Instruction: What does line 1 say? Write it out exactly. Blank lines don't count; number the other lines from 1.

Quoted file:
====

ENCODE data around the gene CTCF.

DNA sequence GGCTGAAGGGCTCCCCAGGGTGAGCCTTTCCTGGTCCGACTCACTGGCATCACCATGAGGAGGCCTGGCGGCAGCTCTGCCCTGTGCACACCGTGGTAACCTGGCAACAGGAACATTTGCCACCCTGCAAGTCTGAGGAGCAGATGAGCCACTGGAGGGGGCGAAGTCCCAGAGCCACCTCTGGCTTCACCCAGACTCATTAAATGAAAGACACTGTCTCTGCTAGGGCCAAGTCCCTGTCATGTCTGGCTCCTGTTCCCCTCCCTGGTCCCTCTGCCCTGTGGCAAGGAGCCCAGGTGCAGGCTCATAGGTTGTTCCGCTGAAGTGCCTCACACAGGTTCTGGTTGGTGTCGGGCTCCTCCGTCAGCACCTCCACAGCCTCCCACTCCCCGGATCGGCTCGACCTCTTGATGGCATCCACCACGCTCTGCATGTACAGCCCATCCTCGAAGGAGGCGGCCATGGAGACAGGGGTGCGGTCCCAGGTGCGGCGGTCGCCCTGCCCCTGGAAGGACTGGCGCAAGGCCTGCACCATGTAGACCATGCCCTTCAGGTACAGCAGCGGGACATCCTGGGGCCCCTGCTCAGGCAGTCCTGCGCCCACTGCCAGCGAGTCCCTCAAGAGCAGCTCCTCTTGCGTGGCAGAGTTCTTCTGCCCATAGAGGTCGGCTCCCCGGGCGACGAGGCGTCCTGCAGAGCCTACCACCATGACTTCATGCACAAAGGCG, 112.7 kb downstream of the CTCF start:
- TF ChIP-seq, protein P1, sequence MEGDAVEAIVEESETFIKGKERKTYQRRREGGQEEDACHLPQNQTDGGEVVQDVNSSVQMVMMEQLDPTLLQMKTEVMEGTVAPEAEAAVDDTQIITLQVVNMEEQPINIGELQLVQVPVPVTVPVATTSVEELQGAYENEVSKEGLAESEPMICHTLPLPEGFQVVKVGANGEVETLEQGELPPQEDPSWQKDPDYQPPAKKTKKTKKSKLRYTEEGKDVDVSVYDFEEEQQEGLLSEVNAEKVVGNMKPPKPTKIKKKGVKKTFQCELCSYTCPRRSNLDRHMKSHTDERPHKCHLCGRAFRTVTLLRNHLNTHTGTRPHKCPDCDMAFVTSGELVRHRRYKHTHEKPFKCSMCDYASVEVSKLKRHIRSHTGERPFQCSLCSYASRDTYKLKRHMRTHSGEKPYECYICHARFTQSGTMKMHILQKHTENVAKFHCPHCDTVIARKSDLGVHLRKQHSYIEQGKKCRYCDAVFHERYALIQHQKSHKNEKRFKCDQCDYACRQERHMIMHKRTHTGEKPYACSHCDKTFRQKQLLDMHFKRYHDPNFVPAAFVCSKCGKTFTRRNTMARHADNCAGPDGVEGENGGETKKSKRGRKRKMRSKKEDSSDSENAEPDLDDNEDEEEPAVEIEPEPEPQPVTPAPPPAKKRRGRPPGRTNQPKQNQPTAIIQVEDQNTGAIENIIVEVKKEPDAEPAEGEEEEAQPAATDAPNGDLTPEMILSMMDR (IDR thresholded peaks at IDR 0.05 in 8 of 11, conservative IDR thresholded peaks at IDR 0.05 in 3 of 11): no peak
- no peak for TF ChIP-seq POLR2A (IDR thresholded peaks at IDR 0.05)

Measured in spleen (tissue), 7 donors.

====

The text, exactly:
ENCODE data around the gene CTCF.